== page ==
transport | urbanism | adventures | pontification
In Belize, I had the opportunity to meet Juan Guerrero, an artisan boatbuilder. Since he was 14, he has been taking locally harvested timber and transforming it into beautiful sailboats in the town of Sarteneja. Located in the northeast tip of Belize, Sarteneja was historically a fishing village and is still home to many of the country’s small boatbuilders. Quite a few of the sailboats I saw in Belize City and Caye Caulker had their origins in Juan Guerrero’s workshop.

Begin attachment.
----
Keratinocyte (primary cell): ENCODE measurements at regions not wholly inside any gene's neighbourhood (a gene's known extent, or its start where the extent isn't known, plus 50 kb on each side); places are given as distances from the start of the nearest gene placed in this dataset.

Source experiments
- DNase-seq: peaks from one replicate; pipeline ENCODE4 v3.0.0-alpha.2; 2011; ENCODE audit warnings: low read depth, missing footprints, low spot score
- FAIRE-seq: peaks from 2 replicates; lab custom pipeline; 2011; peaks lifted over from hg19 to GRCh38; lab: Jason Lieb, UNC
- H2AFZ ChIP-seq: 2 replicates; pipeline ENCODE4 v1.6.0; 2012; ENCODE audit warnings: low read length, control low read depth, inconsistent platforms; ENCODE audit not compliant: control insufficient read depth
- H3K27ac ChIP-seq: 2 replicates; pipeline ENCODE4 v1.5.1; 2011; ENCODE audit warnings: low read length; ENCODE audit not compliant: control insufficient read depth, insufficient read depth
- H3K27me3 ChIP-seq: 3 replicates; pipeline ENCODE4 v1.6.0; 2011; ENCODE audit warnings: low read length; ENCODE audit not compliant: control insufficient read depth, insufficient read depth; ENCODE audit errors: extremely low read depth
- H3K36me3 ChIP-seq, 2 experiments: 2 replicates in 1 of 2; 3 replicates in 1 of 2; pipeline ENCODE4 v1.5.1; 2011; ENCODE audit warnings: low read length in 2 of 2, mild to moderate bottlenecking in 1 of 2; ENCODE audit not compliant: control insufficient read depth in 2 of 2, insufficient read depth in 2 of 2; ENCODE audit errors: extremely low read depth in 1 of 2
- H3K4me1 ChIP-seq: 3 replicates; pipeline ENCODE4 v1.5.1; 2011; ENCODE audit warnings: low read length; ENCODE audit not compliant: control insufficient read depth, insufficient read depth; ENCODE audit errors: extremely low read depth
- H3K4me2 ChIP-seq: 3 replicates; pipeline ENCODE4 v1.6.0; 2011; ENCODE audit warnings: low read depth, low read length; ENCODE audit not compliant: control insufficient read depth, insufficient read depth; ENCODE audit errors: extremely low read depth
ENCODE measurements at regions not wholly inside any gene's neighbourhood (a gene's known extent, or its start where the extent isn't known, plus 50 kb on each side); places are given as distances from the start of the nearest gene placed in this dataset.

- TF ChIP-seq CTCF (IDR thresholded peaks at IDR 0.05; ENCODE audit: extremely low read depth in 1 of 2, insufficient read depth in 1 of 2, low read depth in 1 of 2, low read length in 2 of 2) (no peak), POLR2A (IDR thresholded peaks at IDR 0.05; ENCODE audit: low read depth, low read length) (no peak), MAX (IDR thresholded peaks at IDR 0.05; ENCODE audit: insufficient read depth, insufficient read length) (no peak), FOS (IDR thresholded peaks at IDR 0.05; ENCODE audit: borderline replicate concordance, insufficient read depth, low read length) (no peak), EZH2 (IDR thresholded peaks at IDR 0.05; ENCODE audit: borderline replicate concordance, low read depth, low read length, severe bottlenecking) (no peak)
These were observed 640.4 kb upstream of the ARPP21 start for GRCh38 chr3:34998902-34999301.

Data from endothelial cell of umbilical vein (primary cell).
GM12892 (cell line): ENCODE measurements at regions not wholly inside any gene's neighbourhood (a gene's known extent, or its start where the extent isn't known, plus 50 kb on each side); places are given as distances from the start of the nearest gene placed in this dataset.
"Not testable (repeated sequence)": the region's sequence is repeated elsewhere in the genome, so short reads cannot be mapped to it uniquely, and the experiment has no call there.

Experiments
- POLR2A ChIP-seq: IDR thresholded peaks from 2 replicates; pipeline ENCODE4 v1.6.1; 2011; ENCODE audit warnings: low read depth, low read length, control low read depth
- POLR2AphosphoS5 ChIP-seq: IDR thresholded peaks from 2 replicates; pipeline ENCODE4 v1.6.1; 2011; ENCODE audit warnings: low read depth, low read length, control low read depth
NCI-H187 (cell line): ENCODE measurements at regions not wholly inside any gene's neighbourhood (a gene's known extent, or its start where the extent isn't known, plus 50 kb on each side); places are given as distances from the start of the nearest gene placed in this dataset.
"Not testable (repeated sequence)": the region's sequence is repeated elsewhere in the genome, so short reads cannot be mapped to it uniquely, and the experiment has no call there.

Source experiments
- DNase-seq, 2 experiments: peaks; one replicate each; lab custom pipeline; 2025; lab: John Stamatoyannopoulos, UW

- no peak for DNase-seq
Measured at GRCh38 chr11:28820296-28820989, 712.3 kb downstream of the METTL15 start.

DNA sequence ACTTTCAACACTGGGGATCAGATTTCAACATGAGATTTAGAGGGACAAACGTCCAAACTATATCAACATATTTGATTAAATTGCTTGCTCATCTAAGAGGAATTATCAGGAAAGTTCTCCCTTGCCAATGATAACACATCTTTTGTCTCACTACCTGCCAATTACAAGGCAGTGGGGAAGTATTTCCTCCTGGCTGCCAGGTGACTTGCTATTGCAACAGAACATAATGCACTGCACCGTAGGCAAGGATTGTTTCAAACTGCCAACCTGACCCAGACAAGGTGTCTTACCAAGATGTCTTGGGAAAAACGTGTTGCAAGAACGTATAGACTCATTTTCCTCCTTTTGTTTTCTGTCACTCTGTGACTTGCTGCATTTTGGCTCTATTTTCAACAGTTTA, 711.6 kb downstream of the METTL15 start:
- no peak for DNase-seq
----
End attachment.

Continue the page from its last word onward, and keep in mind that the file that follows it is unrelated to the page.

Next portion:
The lifecycle of these sailboats presents an interesting contrast to the typical lifecycle of the buses I’m studying. Instead of being produced from thousands of anonymous industrial parts on an assembly line, these sailboats are uniquely crafted from various local woods by one craftsman in his backyard. Instead of heading south like the old school buses, the boat I saw being manufactured was, according to the wishes of its future captain, going to head north making no/low-emission trips to Cuba ferrying organic produce grown around Sarteneja.